In 2015, sneakers are the new fashion shoe. There are so many different kinds of shoes on the market it seems impossible to distinguish between what’s cool and what will actually support you through your workout. With all the neon colors and fun styles, it can be easy to get distracted from the fact that what you wear to workout servers a purpose — to support your body and prevent you from getting injured.
This article is here to give you an introduction into the world of athletic shoes. If you’re ready to take your physical activity seriously, you know how important shoes are. It’s not the smartest idea to just pick up a pretty pair of sneakers at your local sports store. Your feet are the base of every exercise you do, even if you’re not using your legs for the exercise. Shock is absorbed straight up through your feet, up your legs, and through your spine – so you want to keep them well protected. Physically, shoes keep you supported and injury-free. Mentally, they’ll reduce pain and hey – a little neon can be a great confidence-booster.
Strength training uses various forms of resistance to contract muscles. The resistance can be created through bodyweight exercises, or additional weights, to target specific muscles. Strength training is used in nearly every sport, because it strengthens both muscle and bone, making for an overall stronger and more capable athlete.
The key to strength training or lifting shoes lies in the heel. Lifting shoes should be non-compressible, meaning they shouldn’t have any cushion. They should be supportive, but have little to no heel. You can maintain the most traction and stability with a flat shoe, and it allows for more mobility with heavy lifts.
Many lifters, no matter their level, recommend the classic Chuck Taylor Converse sneakers. They are sturdy shoes that can lace tightly to your foot, and best of all, they’re cheap! They run about $50 a pair and should last for years.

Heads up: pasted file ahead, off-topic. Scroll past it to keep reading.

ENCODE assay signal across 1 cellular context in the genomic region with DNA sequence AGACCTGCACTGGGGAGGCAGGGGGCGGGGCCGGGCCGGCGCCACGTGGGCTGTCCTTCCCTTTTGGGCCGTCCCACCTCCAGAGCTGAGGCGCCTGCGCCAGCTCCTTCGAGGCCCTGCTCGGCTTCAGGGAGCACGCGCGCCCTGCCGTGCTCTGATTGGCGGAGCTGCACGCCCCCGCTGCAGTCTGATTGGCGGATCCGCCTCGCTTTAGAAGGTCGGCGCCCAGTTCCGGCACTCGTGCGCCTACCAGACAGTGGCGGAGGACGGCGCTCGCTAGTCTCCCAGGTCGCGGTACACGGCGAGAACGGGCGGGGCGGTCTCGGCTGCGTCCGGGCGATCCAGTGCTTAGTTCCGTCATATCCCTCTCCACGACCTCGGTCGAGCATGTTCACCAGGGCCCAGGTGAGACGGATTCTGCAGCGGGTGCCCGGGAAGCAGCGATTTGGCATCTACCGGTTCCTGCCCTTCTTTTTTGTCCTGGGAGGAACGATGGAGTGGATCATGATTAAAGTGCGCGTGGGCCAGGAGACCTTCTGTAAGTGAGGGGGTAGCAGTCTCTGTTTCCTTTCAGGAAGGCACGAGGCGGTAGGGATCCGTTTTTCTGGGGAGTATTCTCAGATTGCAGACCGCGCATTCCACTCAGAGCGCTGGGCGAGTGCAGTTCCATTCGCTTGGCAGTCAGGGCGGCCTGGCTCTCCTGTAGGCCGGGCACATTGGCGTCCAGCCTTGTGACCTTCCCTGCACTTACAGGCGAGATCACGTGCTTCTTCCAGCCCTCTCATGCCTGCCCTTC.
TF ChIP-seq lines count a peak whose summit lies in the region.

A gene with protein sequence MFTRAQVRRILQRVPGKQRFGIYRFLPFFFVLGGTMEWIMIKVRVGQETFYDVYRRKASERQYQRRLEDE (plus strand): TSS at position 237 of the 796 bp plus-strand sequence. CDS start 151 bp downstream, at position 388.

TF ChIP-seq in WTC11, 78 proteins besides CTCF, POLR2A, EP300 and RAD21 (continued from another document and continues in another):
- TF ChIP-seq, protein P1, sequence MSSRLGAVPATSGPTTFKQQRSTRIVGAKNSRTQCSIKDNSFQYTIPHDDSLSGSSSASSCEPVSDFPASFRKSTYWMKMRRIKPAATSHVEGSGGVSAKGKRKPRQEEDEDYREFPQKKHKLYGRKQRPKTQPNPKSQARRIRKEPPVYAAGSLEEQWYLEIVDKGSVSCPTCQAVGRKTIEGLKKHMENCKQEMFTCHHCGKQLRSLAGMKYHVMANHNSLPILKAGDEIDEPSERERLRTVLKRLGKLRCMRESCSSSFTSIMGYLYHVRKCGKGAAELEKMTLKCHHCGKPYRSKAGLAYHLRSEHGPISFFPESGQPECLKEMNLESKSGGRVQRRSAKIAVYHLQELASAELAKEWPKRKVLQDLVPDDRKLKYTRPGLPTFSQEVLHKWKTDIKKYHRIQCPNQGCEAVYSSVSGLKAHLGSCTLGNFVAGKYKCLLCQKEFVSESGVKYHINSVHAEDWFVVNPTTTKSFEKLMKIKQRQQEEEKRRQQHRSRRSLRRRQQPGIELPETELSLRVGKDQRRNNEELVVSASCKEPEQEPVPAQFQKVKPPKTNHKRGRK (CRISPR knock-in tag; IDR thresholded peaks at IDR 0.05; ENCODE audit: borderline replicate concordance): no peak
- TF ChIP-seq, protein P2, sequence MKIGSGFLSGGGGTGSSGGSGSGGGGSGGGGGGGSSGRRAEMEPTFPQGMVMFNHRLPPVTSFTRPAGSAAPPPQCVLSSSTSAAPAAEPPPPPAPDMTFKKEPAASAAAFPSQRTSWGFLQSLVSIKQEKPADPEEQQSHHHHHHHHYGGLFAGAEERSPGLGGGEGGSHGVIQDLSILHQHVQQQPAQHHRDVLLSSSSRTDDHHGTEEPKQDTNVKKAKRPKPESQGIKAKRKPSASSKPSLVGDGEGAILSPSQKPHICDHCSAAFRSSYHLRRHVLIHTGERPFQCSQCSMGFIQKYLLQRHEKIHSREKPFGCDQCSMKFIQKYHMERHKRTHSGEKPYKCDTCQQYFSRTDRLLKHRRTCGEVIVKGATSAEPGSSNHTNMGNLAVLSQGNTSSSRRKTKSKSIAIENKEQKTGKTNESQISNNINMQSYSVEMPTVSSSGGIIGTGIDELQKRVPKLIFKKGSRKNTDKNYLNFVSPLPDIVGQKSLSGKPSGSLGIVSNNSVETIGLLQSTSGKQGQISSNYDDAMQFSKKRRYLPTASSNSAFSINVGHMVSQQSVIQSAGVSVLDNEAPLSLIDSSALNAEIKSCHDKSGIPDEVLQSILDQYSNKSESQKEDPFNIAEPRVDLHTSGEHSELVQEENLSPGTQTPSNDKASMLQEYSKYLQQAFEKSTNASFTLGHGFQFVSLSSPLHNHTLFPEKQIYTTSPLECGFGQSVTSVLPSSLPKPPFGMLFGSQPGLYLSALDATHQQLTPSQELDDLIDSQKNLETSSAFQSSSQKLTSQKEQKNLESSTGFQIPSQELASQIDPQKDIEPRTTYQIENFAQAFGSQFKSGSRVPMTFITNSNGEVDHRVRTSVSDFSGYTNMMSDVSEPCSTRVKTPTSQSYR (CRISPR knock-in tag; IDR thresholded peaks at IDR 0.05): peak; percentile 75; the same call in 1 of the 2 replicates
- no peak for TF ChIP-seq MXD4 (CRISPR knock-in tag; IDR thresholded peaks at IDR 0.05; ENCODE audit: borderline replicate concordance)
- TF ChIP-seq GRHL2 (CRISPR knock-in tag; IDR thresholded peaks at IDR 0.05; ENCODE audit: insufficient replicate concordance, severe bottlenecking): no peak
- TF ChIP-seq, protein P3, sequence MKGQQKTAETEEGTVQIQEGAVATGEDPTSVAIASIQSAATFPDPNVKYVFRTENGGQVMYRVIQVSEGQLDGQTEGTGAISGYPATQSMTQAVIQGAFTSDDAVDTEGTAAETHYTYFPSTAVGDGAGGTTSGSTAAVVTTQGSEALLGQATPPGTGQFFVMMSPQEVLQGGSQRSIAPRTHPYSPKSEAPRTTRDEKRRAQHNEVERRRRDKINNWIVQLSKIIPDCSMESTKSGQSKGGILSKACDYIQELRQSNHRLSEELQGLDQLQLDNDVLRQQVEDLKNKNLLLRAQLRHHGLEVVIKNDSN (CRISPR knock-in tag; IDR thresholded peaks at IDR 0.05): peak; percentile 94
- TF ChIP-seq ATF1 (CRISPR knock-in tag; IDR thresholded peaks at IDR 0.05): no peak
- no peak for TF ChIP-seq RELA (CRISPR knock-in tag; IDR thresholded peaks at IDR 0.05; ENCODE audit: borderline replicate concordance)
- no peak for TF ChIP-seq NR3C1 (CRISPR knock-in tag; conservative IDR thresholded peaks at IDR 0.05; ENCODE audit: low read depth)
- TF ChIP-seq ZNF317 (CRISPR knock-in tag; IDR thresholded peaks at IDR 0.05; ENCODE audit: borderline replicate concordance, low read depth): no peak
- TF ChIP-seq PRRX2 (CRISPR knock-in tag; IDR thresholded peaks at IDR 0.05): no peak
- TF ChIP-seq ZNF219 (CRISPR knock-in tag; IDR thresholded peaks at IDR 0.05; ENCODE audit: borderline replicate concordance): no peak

If you’re just getting into weightlifting, you may want to start with a shoe that has a bit more support to avoid injury. Nike Frees are lightweight with just enough cushion to get you started.
When it comes to running, there is no “best” shoe. Because everyone has a different foot and running style, the best shoe you can get is one that is fitted specifically for you. Head to a specialty running store where they can watch you run determine which fit is best.
Don’t worry about styles or trends – a pretty-looking shoe isn’t going to help you run faster. Feel out which shoe gives you the best support for your chosen path – treadmill, road running, or trail running. Most shoes are expensive, running from $100-150 per pair, but they’re guaranteed to last for 200-400 miles, and are much cheaper than visiting a doctor for running-related injuries.
Asics offers a wide range of shoes worthy of any level of sport. Their gel-based shoes offer comfort and support while keeping it light on the trail. Brooks is another popular brand that even features a “Shoe Advisor” guide on their site to help you find the right shoe.
Cross-trainers are built for versatility. From your kettlebell class to walking on the treadmill, these shoes are meant to be supportive and durable. They range from lightweight to sturdy, depending on your chosen activities and support preferences.
If you find your feet get sweaty, these Adidas sneakers should do the trick. Their mesh style is guaranteed to keep you cool. For those who prefer more support and need balance (think jump rope, plyometrics), Puma BioWeb shoes will do the trick. And if you’re aiming for agility, these Under Armour trainers will help keep you light on your feet.
If you’re still feeling unsure about what shoe is best for you, head to a specialty or general sports store to talk it out. Explain your goals, current activity, and general shoe preferences. Soon enough, you’ll be ready to get moving!